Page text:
Making a leap is goal of tightly packed leaderboard

By Randall MellApril 3, 2016, 2:56 am

RANCHO MIRAGE, Calif. – So who is going to make the big splash on Sunday?

The candidates lining up for a chance to make the traditional leap into Poppie’s Pond intrigue with all their star power.

Lexi Thompson moved to the head of the line early Saturday evening with her brilliant finish at the ANA Inspiration, but she has a strong and deep cast of challengers to hold off.

Rolex world No. 1 Lydia Ko, In Gee Chun and Ariya Jutanugarn are each one-shot back. Ko, 18, and Chun, 21, are already major champions. Jutanugarn, 20, was a can’t-miss phenom until a shoulder injury derailed her three years ago, but she looks like she’s regaining the form and confidence that made her such a formidable newcomer.

Former world No. 1 Ai Miyazato and young English star Charley Hull are two shots back.

Major championship winners Michelle Wie, Suzann Pettersen and Hyo Joo Kim are among 15 players within four shots of the lead.

They all marched past Poppie’s Pond Saturday on the way to the 18th green wanting to make the leap on Sunday.

“The special thing about this event is that you get to jump in there, not only yourself, but with your team, with your parents, with the caddie,” Ko said. “It will be a jump that I would love to take. I don't know if that's tomorrow, or if it's ever going to happen, but if it does, I think it'll be a very special moment.”


ANA Inspiration: Articles, photos and videos


Chun, the reigning U.S. Women’s Open champion, grew up in South Korea on the other side of the world watching the Kraft Nabisco before it became the ANA.

“That small pond looks so attractive,” Chun said. “Before I finish my career, I definitely want to jump in there.”

If Hull wins, we might see the most memorable leap ever.

“I looked at it the other day, and it didn't look that deep to do a dive,” Hull said. “So, I thought `belly flop,’ leave a mark on my face.”

Thompson, 21, is seeking to win the ANA Inspiration for the second time in three years. She took a one-shot lead into Saturday, but her new red-hot Cure putter cooled in the middle of the round. She missed a 5-foot putt for birdie at the fifth, a 4-footer for par at the eighth, a 7-foot birdie chance at the ninth and an 8-footer for par at the 10th. She slipped three shots behind in that stretch only to seize the lead back with a bold, late blitz.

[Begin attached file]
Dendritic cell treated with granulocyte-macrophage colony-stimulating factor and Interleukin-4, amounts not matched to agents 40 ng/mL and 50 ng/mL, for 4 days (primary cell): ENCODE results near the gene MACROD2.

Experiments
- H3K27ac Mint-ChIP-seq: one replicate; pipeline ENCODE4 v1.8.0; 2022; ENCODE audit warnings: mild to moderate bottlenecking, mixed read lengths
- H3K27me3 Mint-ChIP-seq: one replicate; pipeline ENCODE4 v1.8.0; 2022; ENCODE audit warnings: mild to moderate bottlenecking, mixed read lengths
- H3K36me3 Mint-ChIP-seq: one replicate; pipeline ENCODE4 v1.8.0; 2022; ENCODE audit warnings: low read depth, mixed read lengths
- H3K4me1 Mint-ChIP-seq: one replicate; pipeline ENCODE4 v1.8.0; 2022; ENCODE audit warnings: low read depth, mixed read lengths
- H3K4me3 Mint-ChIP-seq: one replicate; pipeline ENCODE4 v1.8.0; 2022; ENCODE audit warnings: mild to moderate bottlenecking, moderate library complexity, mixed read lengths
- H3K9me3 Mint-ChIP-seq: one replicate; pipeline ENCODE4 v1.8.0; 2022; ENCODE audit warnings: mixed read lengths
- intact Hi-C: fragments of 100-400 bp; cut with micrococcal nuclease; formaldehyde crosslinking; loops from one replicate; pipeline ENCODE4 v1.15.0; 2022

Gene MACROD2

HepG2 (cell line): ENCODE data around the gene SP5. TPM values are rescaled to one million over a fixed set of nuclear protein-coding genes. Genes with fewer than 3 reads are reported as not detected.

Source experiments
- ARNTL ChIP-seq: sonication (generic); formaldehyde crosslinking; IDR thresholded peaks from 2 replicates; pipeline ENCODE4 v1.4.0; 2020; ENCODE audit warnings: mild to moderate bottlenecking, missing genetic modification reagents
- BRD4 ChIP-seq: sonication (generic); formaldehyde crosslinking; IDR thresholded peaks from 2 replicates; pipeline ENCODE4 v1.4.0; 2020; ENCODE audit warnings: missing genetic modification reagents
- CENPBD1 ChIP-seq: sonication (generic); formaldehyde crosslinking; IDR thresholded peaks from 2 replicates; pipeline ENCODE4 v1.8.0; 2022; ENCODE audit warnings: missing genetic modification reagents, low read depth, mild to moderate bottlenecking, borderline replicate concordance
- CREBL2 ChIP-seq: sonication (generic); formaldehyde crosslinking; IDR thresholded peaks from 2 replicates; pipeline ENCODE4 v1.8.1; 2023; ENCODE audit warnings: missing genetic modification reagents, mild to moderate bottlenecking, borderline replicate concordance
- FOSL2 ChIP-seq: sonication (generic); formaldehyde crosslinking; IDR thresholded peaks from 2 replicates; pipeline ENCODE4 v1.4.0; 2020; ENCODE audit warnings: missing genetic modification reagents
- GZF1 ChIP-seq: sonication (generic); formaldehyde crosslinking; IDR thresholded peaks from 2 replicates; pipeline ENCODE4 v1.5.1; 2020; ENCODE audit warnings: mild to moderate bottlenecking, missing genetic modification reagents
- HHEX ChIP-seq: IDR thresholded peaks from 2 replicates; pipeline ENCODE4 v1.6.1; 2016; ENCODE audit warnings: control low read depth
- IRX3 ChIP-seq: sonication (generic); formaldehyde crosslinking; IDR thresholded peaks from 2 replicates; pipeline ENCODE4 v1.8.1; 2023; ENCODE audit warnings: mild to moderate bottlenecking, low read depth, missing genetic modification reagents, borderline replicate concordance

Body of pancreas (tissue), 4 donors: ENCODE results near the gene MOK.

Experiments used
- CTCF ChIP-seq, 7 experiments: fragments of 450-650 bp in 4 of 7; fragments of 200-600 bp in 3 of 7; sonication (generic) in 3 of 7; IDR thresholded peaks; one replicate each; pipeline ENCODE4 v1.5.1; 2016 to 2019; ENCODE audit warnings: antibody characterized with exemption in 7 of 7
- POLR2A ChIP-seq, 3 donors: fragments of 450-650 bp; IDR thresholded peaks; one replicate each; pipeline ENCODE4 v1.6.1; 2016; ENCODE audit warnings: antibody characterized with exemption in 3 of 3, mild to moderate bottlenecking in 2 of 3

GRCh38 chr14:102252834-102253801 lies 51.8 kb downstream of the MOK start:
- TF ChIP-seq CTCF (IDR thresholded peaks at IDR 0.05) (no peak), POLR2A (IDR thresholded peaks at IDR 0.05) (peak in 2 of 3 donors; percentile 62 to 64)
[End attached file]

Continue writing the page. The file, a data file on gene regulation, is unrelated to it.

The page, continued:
Thompson birdied the 15th and 16th holes and eagled the 18th. With the tees ups to 490 yards at the last, Thompson bombed her tee shot and then carved a 5-iron to 15 feet.

“I was hitting it well, just couldn't get the putts to drop,” Thompson said. “I was just putting a little timid but then hit a few good shots coming in, so I had a few short birdie putts. To knock it in on 18 is always the most amazing feeling here at the ANA.”

Thompson has been working on dealing with adversity in the game. She brought South Florida sports psychologist John Denney onto her team at the start of last year to help her.

“I knew it was something I needed to work on,” Thompson said. “I was just getting too down on myself, and I needed to be more positive out there. It was holding me back, so I needed help. Honestly, he has just helped me be more positive on and off the golf course and just realize that I'm blessed to be playing a game for a living that I truly love, and just to be grateful for my family, my fans and my friends and just enjoy life.”

Thompson showed a resolve on the back nine Saturday that should serve her well in her final pairing Sunday with Jutanugarn. Ko will be playing in the pairing right in front of Thompson. Last fall, Ko and Thompson played together in the final round of the Evian Championship, the last major in women’s golf. Ko became the youngest winner of a major (18 years, 4 months and 20 days old) there. She closed with a 63 and beat Thompson by six shots.

“I'm just trying to focus on my own game,” Thompson said. “All I can control is my attitude, my game on the golf course, and going into tomorrow I'm just going to have the same mindset, be positive, focus on doing my routine on every shot, take it slow, and just try to visualize my shots out there.”

The Dinah Shore Course at Mission Hills isn’t Evian Resort Golf Club. Thompson seems built for the course as the LPGA’s longest hitter this year, but this isn’t a two-woman showdown with so many players having a chance.